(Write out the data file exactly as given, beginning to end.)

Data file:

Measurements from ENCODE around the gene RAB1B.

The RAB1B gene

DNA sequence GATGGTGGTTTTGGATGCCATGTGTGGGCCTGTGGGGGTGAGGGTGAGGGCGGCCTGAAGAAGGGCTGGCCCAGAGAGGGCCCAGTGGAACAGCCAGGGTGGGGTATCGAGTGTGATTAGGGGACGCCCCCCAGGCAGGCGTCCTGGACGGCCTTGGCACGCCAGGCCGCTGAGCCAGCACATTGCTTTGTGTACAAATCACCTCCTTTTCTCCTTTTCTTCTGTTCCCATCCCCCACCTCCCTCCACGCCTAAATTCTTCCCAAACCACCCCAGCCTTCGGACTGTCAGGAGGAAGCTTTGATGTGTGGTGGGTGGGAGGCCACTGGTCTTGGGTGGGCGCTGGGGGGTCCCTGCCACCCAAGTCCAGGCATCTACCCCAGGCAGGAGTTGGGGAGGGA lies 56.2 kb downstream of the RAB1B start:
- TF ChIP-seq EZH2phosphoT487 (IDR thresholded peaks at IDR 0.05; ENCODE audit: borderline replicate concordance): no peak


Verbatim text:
Measurements from ENCODE around the gene RAB1B.

The RAB1B gene

DNA sequence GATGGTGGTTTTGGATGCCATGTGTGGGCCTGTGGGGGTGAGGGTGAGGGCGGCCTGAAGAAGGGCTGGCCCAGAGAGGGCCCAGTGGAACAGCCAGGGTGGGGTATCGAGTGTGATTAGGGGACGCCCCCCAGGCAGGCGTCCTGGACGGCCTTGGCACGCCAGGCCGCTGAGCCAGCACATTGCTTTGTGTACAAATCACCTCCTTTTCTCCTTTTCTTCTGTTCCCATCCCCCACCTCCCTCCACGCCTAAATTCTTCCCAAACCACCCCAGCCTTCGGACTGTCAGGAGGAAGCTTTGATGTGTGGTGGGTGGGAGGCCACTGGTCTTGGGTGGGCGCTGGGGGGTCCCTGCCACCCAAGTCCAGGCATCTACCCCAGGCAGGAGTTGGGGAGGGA lies 56.2 kb downstream of the RAB1B start:
- TF ChIP-seq EZH2phosphoT487 (IDR thresholded peaks at IDR 0.05; ENCODE audit: borderline replicate concordance): no peak